Five Popular Candlestick Trading Patterns
Traders have been using technical analysis to guide their actions on the financial markets since the early 20th century, and candlestick charting has been one of their most popular tools. Candlestick charts have many advantages over other technical tools such as bar and line charts; first of all, they display all the information a trader needs to get a good sense of how stocks or other securities perform over various trading periods. Second, candlestick charts generate certain candlestick patterns that traders can easily interpret for the purpose of formulating profitable strategies.
The base data displayed by a candlestick chart over a time period consists of the following price information: open, close, high, and low. The relationship between these values and the way the stock performs during trading sessions are the factors that create patterns. Candlesticks can be used to monitor just about any security, but they are mostly favored by active stock traders.
The body of each candlestick displays the opening and closing prices while the shadow displays the high and low ranges. In general, when the body of candlestick is hollow, the stock closed with a gain; solid candlesticks indicate a loss for the trading session.
Traders can take advantage of dozens of candlestick patterns that offer insight on price direction and market momentum; however, not all patterns are constantly reliable. For stock trading, the most popular candlestick patterns are those that indicate a continuation of the price direction or a reversal.
To understand candlestick patterns, traders need to keep in mind that long white candlesticks emerging amidst heavy volume are indicative of a bullish sentiment; long black candlesticks are indicative of a bearish sentiment. These are the most basic candlestick patterns; however, they have to be combined with more advanced patterns because they do not offer strategy by themselves. Black and white candlesticks mostly indicate prevailing trends.
The five most popular candlesticks patterns are called Doji, Dragonfly, Evening Star, Hammer, and Harami. Their colorful names originate from 19th century rice traders in Japan who observed these patterns to get an edge in the commodities trading markets. Day traders must keep in mind that candlestick patterns should be supported with fundamental analysis as well as with hourly charts.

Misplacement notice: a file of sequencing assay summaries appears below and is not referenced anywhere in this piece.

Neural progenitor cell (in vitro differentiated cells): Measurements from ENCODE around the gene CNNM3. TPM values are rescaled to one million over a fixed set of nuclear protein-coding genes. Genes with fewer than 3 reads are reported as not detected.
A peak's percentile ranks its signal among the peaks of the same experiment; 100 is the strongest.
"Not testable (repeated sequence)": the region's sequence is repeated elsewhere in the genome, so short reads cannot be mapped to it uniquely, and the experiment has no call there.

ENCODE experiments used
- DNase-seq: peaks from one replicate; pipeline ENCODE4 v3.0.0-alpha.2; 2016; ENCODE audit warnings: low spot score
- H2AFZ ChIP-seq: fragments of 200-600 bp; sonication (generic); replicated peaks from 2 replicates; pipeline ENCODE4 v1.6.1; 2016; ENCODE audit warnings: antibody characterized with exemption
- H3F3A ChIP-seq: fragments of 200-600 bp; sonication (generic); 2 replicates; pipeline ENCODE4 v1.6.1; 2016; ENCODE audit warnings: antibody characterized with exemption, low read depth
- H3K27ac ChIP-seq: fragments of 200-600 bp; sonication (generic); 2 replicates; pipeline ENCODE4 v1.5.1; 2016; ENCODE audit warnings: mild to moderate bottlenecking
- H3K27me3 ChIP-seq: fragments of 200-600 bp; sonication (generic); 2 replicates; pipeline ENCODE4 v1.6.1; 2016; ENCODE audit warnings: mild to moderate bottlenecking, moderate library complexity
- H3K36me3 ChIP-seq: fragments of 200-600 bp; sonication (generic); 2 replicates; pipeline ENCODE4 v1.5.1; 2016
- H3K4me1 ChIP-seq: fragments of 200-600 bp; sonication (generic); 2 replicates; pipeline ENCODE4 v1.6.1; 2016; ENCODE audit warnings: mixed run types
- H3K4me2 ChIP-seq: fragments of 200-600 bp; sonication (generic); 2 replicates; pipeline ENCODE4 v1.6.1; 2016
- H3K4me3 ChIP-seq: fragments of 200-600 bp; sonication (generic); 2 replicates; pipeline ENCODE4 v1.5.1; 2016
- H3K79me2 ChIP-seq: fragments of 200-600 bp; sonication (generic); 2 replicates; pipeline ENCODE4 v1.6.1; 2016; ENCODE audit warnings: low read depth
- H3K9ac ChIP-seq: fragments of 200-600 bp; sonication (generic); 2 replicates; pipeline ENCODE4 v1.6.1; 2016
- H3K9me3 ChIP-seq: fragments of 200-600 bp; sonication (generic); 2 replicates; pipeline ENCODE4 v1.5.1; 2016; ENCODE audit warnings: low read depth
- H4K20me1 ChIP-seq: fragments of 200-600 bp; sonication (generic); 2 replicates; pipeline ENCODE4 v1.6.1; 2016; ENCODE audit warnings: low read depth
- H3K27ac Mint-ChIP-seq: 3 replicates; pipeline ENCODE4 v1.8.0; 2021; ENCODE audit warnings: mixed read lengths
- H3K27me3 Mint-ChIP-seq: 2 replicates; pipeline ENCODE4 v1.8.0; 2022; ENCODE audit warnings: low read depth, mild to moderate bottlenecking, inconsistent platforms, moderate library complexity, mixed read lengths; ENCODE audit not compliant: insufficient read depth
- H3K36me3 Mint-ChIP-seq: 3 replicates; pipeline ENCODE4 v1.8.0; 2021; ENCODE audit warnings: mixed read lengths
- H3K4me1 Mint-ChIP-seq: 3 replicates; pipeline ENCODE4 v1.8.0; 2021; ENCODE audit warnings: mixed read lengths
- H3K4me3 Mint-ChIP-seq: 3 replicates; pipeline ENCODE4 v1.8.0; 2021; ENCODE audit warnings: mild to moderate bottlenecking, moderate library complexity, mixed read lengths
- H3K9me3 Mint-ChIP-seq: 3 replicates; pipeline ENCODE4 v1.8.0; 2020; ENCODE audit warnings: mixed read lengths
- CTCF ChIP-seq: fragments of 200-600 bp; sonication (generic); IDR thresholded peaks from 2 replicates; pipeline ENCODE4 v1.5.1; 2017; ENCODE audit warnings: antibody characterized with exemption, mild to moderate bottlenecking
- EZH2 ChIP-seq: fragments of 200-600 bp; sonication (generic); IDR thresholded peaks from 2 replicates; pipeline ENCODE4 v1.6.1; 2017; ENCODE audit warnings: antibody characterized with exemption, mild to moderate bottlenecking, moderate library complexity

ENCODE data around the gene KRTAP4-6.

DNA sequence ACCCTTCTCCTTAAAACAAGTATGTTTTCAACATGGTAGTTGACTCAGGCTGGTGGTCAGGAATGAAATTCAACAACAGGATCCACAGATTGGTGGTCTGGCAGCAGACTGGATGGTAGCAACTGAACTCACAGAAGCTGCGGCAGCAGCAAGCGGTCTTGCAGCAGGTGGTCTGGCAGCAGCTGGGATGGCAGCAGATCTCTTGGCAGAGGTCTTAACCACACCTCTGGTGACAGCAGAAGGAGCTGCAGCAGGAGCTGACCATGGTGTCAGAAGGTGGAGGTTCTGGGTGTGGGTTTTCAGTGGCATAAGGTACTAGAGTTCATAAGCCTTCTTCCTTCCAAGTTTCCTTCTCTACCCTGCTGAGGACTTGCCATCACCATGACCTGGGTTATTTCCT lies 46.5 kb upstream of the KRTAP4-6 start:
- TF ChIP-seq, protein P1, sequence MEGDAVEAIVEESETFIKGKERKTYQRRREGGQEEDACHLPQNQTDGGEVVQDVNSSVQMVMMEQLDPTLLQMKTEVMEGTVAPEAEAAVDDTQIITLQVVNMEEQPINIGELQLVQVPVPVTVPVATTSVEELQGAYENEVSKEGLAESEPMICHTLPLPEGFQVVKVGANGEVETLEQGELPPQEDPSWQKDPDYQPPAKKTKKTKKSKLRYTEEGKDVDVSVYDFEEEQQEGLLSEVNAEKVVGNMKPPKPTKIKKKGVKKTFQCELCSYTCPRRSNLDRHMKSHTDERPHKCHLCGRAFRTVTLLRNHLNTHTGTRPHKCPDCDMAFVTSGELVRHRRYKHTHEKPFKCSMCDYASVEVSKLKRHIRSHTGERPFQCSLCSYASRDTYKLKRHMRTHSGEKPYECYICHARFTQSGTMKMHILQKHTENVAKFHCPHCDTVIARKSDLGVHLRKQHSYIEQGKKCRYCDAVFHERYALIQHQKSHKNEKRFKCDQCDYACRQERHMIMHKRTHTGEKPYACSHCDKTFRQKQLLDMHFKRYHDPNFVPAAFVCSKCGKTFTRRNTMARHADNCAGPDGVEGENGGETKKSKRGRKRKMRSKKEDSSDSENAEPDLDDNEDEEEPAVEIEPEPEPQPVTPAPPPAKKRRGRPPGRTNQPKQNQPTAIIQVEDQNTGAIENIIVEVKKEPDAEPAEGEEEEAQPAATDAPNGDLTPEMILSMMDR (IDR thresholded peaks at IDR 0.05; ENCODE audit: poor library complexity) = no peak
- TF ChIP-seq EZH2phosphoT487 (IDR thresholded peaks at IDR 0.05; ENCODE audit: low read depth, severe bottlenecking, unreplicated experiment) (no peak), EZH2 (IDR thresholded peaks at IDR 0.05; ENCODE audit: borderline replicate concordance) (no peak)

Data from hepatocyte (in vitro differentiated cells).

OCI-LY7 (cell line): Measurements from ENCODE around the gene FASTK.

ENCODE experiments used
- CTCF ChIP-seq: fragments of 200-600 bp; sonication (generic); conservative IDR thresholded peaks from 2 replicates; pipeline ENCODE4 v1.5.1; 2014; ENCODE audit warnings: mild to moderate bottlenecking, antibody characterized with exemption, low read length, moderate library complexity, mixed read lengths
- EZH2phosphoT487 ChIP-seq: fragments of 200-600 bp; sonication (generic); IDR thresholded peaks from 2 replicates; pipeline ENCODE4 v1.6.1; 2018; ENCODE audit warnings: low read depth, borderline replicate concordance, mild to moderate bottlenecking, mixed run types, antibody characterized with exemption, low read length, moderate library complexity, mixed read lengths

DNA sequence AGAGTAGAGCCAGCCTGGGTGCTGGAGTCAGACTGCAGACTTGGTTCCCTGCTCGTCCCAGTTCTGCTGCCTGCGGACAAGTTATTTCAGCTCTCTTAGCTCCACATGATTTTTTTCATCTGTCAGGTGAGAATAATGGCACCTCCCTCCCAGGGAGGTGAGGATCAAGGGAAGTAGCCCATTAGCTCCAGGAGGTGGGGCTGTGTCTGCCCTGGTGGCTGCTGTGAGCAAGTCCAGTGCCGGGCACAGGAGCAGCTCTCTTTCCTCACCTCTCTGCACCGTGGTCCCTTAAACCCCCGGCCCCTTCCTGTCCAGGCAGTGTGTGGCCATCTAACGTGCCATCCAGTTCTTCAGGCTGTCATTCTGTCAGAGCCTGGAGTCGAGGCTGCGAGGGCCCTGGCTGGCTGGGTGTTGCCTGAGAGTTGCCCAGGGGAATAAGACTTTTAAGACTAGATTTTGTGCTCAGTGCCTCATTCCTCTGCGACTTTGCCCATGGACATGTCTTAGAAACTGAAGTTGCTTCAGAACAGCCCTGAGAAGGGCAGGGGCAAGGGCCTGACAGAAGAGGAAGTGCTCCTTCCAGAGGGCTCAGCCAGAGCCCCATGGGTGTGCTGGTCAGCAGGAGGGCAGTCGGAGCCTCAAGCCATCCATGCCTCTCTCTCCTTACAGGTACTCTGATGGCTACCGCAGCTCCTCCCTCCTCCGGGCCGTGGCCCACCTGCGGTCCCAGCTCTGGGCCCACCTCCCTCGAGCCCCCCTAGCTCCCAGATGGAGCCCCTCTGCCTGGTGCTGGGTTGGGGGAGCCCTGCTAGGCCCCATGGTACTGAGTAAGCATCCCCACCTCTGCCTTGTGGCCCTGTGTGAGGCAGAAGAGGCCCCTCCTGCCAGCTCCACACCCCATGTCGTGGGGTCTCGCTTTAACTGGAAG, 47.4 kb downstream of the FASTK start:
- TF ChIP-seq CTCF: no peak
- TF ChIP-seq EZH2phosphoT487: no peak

This is a neutral pattern that appears in the shape of a cross on the chart. Doji patterns emerge when the opening and closing price of a stock is almost the same. A Doji indicates that buyers and sellers are split on the opinion of whether they should take bullish or bearish positions on a particular stock. The key to using Doji patterns is to look at the preceding candlestick; if it is long and white, traders are probably thinking about selling. If the preceding candlestick is long and black, traders may be done selling the stock and are ready to start buying.
This pattern indicates a potential reversal in price direction. A Dragonfly pattern looks like the letter T on the chart, and it presents a long shadow at the bottom with no shadow at the top. The long shadow is indicative of a bullish sentiment, but the Dragonfly also shows that sellers are putting pressure on the stock. Depending on the news and fundamental analysis, traders may use this pattern to take a position of reversal.
This pattern consists of three candlesticks: the first one is a long white, the second can be black or white but it is invariably short in terms of body and shadows. The third candlestick is long and black with a shadow at the top. Similar to the Dragonfly, the Evening Star indicates a reversal.
On the chart, this pattern forms the shape suggested by its name. The opening and closing prices are virtually the same, but the shadows will show that traders shorted and sold the stock through the day before buyers show up towards the end of the trading session to boost the stock back up. The objective of following the Hammer pattern is to observe the moment when sellers have lowered the price of the stock to a level that makes it attractive to buy for a quick profit.
This pattern usually emerges after a couple of trading sessions, and it can be bullish or bearish. On the chart, the candlestick on the first day is pronounced; on the second day it shows a subdued and opposite trend. The Harami pattern is more of an observation of momentum than an indication of price direction. A bullish Harami will present a large candlestick created by sellers on the first day followed by a narrow range candlestick that shows buyers as they start regaining control of the stock.